Vic met Charles in college, and the thing she loved most about him was that he never expected her to be something she didn’t want to be.  They went to sporting events together, watched action movies and slugged down beers.  He was the first one to kiss her, and she was surprised at the very womanly response of her body.

She wore a pantsuit to their wedding:  elegant white lines and just a bit of sheen.  She carried a single calla lily and he wore one in his boutinaire.  A handful of  people mistook her young stepmother in white lace for the bride.

Despite her fear of childbirth, Vic gave birth to two sons.  She raised them to be manly men but also taught them the gentleness that a woman seeks.  She was comfortable in her home with her men, and she rarely wondered about the raising of girls, much less wished for it.

And then her men got married.


Vic had three men:  her husband Charles, and two strapping sons:  Steven and Michael.  Both married lovely (if girlish) girls and seemed deeply blissful.  Then Steven was called up for deployment in the current Conflict and he left Janie in the care of his parents.  Vic loved Janie, but while Vic had grown up playing “Davy Crockett” in the woods, Janie must have spent the greater portion of her childhood wearing tiaras and plastic heels.

The guest room quickly went from something Marilla might have decorated in Green Gables to seeming to have the contents of two or three Victorian mansions fitted into it.  Little bits of ribbon and lace appeared on coffee tables (and in the laundry, but that was another story altogether); the fridge was suddenly bedecked with flower and butterfly magnets holding photo after photo of Steven.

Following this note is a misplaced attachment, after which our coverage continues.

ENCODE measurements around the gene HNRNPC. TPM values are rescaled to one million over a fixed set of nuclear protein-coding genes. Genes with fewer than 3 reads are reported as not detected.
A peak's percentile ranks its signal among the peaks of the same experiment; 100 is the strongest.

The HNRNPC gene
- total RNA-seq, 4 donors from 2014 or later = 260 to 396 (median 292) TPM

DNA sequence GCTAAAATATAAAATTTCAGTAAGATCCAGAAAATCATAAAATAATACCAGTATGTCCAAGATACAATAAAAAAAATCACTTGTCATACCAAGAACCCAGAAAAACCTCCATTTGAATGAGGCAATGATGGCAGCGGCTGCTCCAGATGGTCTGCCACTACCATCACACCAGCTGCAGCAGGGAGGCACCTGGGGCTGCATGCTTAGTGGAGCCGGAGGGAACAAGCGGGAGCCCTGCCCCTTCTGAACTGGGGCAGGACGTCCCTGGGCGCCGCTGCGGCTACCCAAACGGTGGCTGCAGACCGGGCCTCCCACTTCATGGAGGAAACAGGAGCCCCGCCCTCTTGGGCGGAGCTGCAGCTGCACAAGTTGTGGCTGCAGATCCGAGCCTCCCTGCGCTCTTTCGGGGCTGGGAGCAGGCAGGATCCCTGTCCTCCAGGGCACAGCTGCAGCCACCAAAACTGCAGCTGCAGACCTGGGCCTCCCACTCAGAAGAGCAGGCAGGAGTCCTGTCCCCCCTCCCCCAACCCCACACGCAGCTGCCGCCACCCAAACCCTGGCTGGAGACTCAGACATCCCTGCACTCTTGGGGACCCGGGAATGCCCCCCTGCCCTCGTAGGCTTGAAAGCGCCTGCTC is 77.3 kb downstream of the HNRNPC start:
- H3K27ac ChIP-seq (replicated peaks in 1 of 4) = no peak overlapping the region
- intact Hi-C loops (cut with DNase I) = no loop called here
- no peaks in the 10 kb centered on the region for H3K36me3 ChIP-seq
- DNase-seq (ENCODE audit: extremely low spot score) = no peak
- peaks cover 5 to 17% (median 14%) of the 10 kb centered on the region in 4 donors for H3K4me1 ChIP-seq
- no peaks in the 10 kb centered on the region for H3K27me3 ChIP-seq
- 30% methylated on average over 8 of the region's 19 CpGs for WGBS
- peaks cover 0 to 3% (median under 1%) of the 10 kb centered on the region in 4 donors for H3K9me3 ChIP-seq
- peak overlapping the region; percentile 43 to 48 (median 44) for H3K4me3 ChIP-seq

But Vic managed.  Occasionally she sighed and returned a particularly feminine item to Janie’s quarters, but she never complained.  She simply went to her own simple suite and closed the door for a while, basking in the creams and sea-blues that refreshed her soul.

Then Michael and Ellie bought the house next door.

Vic was thrilled.  Of course, Ellie soon had the flower gardens blooming with all manner of flora, and Michael happily dug up and raised new beds on the weekends.  There were wrought iron shepherd’s hooks and bird houses and feeders and baths all over the yard, and Vic’s gazing ball on pedestal began to look forlorn in the small bed by the steps.

Yes, Vic loved her girls.  She often watched them when they were unaware, trying to understand them, to see what she was missing–if anything.  She was happy as she was, and they were happy as they were.

So when her birthday celebration rolled around, she couldn’t understand what had happened.  Did they want her to change?  Did even Charles wish she was the sort of person who needed to be pampered and polished?